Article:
Who’s the green knight here?
When we first spy Dev Patel tumbling out of bed in “The Green Knight,” after a night with his sweetheart (played by Alicia Vikander), the movie’s title seems to be referring to him — Sir Gawain, that is — and not the hulking, mossy-toned forest creature who later tests the young man’s mettle.
Gawain, King Arthur’s impetuous nephew, is one of the Knights of the Round Table. Though he’s ripe for “adventure, brave and bold,” up until now life in Camelot has been a royal slacker’s breeze. The strategy behind writer-director David Lowery’s quietly arresting medieval fantasy is simple: Gawain is a vessel, waiting to be filled with life’s challenges.
The wonderful thing about Patel in this role is simple, too: He’s an open book on camera, a natural audience conduit between our century and the movie’s absorbing vision of an earlier one, far away.
This is a bleak midwinter’s tale. Early on, as the story’s Morgan le Fay figure (Sarita Choudhury, a spellbinder even when she’s not casting spells) suggests that she’s the one calling the shots, a rather desiccated King Arthur (Sean Harris, vaguely sinister), Queen Guinevere (Kate Dickie, equally intense) and the Camelot Roundtable regulars are visited by the Green Knight (Ralph Ineson, Dickie’s co-star in the superb chiller “The Witch”).
Resembling a tree trunk on horseback, the Green Knight proposes a nutty sort of a contest. He’ll gladly be beheaded by a valiant knight if the axe-wielder agrees to seek out the Green Knight in his forest lair one year later, on New Year’s Day, and risk his own beheading. Gawain accepts the challenge. The Green Knight’s head plops to the floor. Then the headless but otherwise uninjured adversary reaches down, picks up his noggin and tells the stunned Gawain that he’ll see him next year.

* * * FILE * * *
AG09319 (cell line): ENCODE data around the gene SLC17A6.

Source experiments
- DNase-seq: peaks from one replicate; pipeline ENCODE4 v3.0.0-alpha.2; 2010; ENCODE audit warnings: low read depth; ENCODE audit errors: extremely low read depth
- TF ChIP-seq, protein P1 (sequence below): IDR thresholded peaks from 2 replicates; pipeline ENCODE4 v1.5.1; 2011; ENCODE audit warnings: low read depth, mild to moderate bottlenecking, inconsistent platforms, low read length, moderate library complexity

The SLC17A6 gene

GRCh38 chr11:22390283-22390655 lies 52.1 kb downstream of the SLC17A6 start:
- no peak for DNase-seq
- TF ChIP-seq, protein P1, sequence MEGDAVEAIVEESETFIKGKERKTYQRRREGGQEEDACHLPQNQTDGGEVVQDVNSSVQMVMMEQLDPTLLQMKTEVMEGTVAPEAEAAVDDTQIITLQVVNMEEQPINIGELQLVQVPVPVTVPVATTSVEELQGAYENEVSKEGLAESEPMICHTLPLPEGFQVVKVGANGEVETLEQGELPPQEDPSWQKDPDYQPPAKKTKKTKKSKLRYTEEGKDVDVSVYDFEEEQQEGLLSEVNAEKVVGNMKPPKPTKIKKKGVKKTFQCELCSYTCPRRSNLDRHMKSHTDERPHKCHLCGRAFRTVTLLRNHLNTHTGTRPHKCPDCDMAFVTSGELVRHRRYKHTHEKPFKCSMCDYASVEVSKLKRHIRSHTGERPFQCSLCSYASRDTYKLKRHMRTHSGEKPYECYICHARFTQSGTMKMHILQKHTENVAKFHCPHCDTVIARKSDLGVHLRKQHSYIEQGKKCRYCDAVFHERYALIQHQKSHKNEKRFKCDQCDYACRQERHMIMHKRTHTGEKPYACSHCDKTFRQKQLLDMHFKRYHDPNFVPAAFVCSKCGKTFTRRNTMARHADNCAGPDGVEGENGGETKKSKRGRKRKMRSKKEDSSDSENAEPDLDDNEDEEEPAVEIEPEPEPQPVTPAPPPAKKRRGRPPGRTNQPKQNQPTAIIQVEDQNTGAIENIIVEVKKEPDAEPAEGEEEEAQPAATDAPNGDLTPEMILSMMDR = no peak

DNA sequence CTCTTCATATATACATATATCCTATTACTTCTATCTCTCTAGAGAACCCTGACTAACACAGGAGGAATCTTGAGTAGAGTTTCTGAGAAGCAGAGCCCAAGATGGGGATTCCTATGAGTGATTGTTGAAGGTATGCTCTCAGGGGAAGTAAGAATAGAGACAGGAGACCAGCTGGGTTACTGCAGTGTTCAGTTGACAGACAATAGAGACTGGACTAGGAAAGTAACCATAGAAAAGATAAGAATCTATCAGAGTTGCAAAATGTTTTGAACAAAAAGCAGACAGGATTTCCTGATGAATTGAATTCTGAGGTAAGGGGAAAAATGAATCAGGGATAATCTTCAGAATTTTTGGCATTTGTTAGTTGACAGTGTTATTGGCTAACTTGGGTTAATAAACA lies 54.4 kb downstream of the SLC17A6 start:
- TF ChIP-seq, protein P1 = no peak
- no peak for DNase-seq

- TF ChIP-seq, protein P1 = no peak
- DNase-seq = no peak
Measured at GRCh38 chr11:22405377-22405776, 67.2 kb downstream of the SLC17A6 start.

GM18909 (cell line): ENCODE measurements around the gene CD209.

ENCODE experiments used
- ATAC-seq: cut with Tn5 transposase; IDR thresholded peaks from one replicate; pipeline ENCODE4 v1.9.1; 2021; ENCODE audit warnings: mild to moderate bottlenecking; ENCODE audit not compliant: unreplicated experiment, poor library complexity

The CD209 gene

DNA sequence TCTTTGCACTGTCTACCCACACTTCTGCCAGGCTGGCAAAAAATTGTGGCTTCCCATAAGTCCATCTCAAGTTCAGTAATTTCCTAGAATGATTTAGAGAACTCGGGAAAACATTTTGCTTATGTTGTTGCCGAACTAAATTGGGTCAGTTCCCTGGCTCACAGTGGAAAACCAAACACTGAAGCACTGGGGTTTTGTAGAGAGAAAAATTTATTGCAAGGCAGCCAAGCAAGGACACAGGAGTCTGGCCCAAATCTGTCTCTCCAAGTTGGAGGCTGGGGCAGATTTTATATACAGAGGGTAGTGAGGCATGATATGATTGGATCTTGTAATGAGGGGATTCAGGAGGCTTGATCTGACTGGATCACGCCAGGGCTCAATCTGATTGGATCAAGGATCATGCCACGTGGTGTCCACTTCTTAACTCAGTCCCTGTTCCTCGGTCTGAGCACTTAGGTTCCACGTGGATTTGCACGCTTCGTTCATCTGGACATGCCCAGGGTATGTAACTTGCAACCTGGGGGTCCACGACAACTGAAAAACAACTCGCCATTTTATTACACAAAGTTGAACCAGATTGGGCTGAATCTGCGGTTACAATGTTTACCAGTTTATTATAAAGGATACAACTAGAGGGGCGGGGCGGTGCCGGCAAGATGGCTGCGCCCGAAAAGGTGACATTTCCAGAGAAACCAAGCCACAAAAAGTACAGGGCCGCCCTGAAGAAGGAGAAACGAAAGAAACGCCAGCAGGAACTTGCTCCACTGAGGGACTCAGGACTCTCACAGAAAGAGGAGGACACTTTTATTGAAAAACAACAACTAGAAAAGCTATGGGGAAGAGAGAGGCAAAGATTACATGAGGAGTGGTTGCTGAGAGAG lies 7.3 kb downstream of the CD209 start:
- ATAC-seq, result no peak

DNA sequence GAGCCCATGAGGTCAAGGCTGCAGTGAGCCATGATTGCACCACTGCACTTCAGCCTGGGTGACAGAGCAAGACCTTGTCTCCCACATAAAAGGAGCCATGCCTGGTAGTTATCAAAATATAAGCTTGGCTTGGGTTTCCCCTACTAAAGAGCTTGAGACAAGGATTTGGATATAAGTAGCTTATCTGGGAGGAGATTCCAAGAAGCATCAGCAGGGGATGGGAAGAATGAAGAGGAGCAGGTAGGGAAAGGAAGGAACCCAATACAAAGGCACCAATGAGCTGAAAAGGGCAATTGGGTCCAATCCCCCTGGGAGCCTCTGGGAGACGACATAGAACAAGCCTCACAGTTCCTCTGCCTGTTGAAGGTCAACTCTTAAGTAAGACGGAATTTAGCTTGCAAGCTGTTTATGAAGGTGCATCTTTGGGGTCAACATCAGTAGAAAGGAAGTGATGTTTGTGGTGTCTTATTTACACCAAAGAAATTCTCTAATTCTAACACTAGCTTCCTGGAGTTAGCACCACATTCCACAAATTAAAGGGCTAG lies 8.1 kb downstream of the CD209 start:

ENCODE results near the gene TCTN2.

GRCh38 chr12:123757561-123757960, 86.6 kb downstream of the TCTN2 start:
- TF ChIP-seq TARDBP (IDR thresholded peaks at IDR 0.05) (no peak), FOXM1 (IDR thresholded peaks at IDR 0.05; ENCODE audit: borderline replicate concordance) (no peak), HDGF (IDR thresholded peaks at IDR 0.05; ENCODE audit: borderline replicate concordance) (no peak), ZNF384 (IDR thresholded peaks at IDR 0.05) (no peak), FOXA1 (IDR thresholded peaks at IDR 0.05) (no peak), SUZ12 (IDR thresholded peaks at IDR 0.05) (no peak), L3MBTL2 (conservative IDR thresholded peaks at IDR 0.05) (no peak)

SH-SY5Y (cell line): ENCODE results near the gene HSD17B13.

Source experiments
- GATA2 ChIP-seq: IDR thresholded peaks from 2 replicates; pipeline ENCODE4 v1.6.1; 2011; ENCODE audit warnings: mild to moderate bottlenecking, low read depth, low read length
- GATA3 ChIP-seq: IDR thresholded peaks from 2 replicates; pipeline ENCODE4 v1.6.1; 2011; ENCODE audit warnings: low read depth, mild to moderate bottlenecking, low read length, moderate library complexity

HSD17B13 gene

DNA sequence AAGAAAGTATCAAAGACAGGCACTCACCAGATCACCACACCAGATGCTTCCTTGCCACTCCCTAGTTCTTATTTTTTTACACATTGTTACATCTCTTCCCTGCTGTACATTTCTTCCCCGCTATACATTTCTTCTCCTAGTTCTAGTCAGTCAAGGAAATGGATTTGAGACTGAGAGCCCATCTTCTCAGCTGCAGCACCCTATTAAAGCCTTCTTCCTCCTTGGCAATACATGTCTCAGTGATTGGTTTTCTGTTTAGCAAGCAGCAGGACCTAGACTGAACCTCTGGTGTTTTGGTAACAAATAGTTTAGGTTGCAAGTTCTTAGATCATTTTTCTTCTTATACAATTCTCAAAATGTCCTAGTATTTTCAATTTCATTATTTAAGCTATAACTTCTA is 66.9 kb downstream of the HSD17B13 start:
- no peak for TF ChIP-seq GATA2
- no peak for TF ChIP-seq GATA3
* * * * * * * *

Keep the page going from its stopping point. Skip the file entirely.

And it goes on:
“The Green Knight” follows Gawain’s episodic journey to make good on the bargain. Much of the material comes from a 14th-century poem, author unknown. Lowery reorders and invents at will. The key test of his character en route is from the poem: It’s an encounter with a lord (Joel Edgerton) and his lady (Vikander again, memorably) wherein Gawain must pass a resistance test or two and remain Round Table-worthy. Lowery’s script heightens the involvement of the women in the story, and while there are moments in “The Green Knight” when motivations and relationships become a bit muddy, well, it’s a muddy world quite literally.
Filming in Ireland, cinematographer Andrew Droz Palermo finds an astonishing variety of natural and human-made light to help tell the story. The effects work is both impressive and sparing, ranging from digital creations to old-fashioned matte paintings.
Lowery has an unusual gift for forest-shrouded wonders, as proven by his beguiling live-action “Pete’s Dragon” for Disney. (His next project is also for Disney: “Peter Pan & Wendy.”) Serving here as his own editor, the director pays close attention to that extra beat or longer-than-usual take, by which we’re pulled into a world and a rhythm not like most movies. The movie’s more ruminative than exuberant. It’s also fully invested in making its own kind of magic, on its own time.
The casting’s splendid, and supporting players such as Barry Keoghan (as a feckless highwayman) add all sorts of spice. Largely nonverbal and reactive to events, Patel serves the film valiantly. Lowery creates a spiritual cousin to Shakespeare’s Prince Hal, torn between taverns and common folk and his highborn destiny. There’s a lot here, either on the surface or bubbling beneath it. In its Christianity vs. paganism square-off, “The Green Knight” lands on a note (and an event) very different from the poem’s.
The R-rating is for some nudity and violence, but in spirit it’s a lot less brutal than any number of PG-13s out there, fighting for a sliver of a pandemically rattled audience. Zingy and “commercial” it’s not. “The Green Knight is too busy in its quest for quality, and surprise, to bend over backward for a Marvel audience.